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Director McNamara Defends  L.A. Noire 's 'Mismanagement' Allegations
Director McNamara Defends L.A. Noire's 'Mismanagement' Allegations
June 27, 2011 | By Frank Cifaldi

A number of anonymous developers who worked on Team Bondi's L.A. Noire claim the game's seven-year cycle was due to "mismanagement," but studio head Brendan McNamara says he's done nothing wrong.

Speaking anonymously to IGN, a number of ex-developers have alleged that McNamara's studio offered them "appalling working conditions," that McNamara himself was "angry and abusive," and that department leads were "ineffective" at protecting their teams from "perpetual crunch and weekend overtime."

One major complaint centers around McNamara's management style, with developers complaining that if he wanted something changed, he would bypass section leads and go straight to the team members implementing the content. Even if the request was "unreasonable," a developer said, their bosses would be "ultimately powerless" to challenge the decision.

"It's my game," McNamara told IGN in response. "I can go to anyone I want in the team and say, 'I want it changed.'"

"I've been doing it for a long time, and it seems to have worked out so far for me," he continued, saying that Rockstar's Sam Houser has a similar management style.

McNamara denied allegations that young recruits were expected to work a near-persistent crunch (one ex-employee said that he was "just a resource to be burned through") while upper management went home.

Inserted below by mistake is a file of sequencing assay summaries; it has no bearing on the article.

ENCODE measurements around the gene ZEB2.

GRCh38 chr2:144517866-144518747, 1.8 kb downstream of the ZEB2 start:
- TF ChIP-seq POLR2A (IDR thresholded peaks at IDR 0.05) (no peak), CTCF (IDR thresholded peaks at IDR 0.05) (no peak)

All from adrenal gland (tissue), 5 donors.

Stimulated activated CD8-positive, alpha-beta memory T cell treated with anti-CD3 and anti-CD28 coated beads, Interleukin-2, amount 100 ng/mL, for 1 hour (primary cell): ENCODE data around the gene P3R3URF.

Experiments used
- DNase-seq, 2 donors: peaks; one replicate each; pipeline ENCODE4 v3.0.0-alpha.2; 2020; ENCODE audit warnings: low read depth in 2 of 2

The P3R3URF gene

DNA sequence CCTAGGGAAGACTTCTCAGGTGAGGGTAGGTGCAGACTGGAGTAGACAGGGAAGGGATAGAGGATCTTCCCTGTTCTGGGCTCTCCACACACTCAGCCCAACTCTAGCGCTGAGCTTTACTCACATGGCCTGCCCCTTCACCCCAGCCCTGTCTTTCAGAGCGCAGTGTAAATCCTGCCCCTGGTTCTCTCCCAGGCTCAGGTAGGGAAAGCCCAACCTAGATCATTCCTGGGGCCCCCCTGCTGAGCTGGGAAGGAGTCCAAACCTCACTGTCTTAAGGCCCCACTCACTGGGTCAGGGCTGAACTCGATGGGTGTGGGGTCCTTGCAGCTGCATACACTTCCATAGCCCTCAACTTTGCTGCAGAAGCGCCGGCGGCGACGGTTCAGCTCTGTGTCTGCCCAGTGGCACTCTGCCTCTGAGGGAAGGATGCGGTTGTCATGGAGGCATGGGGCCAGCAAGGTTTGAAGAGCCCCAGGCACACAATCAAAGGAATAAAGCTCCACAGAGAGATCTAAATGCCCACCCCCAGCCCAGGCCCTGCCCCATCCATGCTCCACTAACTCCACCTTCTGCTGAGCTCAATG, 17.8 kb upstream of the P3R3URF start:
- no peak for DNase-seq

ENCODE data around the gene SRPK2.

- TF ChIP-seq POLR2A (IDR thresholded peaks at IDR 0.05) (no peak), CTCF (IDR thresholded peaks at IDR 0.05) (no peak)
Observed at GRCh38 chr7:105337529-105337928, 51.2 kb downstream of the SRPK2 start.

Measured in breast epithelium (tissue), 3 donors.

"People don't work any longer hours than I do. I don't turn up at 9am and go home at 5pm, and go to the beach," he said, never actually denying the game's long crunch cycles. "I'm here at the same hours as everybody else is."

"If you wanted to do a nine-to-five job, you'd be in another business," he added.

This is not the first time former Team Bondi employees have spoken out against the company. Over 100 developers who claim to have contributed to L.A. Noire's development say they were not officially credited for their work because they had left the company before the game was completed, with many complaining of 10-12 hour work days that included weekends.

"There has been a lot of press saying how incredible this is for the Australian gaming industry, since it is the biggest (and most successful) game made in Australia to date," an anonymous developer said. "But that has come at the price, as most of the people that worked on it will never have proof of having worked there (unless they want to pull out a paycheck)."

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